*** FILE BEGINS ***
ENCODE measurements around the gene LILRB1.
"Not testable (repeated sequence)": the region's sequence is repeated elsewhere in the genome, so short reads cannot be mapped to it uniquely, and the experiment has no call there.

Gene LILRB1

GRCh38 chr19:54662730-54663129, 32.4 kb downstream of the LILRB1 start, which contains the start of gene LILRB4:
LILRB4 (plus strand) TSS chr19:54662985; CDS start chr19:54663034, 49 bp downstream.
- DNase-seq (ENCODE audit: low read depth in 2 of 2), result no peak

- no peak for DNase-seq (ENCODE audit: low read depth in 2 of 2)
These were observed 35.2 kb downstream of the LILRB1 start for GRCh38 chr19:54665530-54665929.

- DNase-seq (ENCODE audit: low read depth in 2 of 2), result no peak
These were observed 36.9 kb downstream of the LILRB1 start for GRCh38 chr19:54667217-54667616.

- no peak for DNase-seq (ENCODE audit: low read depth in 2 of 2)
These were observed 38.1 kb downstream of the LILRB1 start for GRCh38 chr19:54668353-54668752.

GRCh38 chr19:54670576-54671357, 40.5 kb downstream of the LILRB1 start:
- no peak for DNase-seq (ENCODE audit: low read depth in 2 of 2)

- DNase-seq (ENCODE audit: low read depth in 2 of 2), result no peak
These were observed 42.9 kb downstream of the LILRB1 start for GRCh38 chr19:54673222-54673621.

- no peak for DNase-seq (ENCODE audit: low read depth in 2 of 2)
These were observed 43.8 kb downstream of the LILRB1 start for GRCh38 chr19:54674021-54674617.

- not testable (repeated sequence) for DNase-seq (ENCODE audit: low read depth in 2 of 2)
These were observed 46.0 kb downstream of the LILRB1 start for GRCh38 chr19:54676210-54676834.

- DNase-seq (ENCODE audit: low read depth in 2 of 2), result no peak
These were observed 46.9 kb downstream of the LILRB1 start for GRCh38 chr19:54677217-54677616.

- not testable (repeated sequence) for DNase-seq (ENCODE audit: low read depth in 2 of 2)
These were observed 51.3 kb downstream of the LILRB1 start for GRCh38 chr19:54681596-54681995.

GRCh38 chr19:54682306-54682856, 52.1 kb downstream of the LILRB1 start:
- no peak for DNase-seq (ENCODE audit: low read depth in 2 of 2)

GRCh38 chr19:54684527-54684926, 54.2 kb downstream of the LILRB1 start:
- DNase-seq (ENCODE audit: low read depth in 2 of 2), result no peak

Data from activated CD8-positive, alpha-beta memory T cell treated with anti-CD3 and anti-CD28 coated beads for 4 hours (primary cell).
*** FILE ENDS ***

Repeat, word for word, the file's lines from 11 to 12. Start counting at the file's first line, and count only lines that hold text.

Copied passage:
- no peak for DNase-seq (ENCODE audit: low read depth in 2 of 2)
These were observed 38.1 kb downstream of the LILRB1 start for GRCh38 chr19:54668353-54668752.